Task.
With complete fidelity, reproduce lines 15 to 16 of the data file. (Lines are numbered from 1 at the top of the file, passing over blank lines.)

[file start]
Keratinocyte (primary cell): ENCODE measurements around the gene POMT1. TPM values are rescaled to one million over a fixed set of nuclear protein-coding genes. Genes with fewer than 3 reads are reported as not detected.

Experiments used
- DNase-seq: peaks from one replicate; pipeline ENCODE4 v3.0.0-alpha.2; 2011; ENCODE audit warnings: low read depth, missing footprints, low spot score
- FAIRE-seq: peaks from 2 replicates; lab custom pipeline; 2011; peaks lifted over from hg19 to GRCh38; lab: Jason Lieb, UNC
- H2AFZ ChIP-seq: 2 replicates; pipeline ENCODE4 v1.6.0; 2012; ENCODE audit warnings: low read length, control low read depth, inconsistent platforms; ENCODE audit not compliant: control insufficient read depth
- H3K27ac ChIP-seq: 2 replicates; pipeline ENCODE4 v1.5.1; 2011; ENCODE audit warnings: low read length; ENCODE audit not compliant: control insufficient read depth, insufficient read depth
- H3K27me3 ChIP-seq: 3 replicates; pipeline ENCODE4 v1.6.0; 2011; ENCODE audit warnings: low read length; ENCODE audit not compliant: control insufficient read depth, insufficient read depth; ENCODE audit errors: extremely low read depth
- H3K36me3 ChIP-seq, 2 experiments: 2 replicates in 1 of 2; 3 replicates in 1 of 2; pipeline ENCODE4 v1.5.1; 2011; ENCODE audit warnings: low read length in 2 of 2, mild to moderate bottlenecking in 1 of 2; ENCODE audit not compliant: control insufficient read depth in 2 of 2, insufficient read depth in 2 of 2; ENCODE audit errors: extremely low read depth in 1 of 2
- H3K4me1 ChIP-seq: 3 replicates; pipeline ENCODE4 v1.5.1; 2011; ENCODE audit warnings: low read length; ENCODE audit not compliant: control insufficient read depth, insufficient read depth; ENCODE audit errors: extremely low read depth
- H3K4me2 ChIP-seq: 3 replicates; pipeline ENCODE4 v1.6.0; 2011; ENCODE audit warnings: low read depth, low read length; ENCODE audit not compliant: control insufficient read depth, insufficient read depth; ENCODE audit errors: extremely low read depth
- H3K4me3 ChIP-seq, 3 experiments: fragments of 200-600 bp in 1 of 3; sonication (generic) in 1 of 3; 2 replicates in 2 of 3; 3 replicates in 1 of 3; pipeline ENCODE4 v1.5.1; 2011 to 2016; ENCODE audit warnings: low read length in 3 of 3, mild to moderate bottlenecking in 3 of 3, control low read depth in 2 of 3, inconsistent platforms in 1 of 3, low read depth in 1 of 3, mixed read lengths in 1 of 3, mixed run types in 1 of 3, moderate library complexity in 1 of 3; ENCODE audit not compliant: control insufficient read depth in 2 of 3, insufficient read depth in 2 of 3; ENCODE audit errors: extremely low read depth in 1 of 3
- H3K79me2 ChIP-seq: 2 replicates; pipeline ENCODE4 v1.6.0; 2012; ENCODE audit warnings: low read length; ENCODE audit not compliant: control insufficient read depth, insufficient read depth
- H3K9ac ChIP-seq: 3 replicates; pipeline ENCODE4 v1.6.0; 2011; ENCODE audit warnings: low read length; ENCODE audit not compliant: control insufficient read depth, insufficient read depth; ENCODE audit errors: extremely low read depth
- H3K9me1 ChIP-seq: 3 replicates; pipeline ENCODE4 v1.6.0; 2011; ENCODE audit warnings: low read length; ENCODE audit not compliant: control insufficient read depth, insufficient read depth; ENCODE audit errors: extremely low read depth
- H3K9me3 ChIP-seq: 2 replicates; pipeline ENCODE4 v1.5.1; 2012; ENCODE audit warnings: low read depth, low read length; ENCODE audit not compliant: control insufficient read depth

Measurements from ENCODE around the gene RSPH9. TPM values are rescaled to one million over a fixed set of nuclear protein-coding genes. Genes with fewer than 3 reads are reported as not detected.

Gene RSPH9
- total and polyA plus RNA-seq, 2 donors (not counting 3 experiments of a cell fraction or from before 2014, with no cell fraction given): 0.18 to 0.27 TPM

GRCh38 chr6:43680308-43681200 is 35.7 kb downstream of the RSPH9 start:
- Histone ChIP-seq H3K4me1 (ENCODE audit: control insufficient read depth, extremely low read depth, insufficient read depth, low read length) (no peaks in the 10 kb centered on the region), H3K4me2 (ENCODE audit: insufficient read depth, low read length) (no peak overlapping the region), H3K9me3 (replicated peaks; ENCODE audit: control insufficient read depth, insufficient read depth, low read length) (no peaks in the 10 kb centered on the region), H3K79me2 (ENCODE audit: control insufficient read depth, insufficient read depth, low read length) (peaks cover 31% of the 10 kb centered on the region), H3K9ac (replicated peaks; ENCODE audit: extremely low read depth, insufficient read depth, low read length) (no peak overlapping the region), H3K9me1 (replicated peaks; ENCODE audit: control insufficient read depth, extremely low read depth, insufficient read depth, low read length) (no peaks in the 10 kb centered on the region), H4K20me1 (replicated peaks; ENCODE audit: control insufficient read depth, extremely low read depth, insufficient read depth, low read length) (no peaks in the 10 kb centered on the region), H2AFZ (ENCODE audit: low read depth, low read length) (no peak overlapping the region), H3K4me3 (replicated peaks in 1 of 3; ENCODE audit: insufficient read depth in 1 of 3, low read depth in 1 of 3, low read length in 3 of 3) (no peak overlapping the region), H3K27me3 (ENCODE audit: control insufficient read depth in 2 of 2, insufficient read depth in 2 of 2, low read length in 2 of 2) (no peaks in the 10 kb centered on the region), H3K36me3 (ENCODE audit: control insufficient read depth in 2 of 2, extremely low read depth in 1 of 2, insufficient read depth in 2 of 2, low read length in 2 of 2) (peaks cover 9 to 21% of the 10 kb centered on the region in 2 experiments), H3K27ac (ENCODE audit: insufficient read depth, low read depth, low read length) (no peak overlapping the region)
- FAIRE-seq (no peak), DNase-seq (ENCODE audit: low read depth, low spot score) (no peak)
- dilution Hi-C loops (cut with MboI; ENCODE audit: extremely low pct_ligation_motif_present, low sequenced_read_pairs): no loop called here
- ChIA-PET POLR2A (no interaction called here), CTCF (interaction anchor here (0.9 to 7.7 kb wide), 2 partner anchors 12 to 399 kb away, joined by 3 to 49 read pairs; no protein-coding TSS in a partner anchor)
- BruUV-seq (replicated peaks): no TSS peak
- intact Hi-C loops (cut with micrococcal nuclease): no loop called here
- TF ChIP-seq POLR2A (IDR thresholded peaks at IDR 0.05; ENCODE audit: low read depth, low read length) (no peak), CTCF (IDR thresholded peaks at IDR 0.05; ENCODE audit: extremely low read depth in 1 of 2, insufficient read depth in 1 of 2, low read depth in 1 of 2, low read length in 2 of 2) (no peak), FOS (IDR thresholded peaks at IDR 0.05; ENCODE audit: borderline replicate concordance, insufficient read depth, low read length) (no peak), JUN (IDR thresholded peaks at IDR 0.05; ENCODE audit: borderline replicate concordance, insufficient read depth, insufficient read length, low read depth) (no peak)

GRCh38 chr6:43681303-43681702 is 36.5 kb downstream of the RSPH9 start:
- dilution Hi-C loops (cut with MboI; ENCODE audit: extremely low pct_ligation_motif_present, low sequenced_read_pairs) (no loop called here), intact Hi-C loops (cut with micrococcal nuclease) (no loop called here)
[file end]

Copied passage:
- H3K9me3 ChIP-seq: 2 replicates; pipeline ENCODE4 v1.5.1; 2012; ENCODE audit warnings: low read depth, low read length; ENCODE audit not compliant: control insufficient read depth

Measurements from ENCODE around the gene RSPH9. TPM values are rescaled to one million over a fixed set of nuclear protein-coding genes. Genes with fewer than 3 reads are reported as not detected.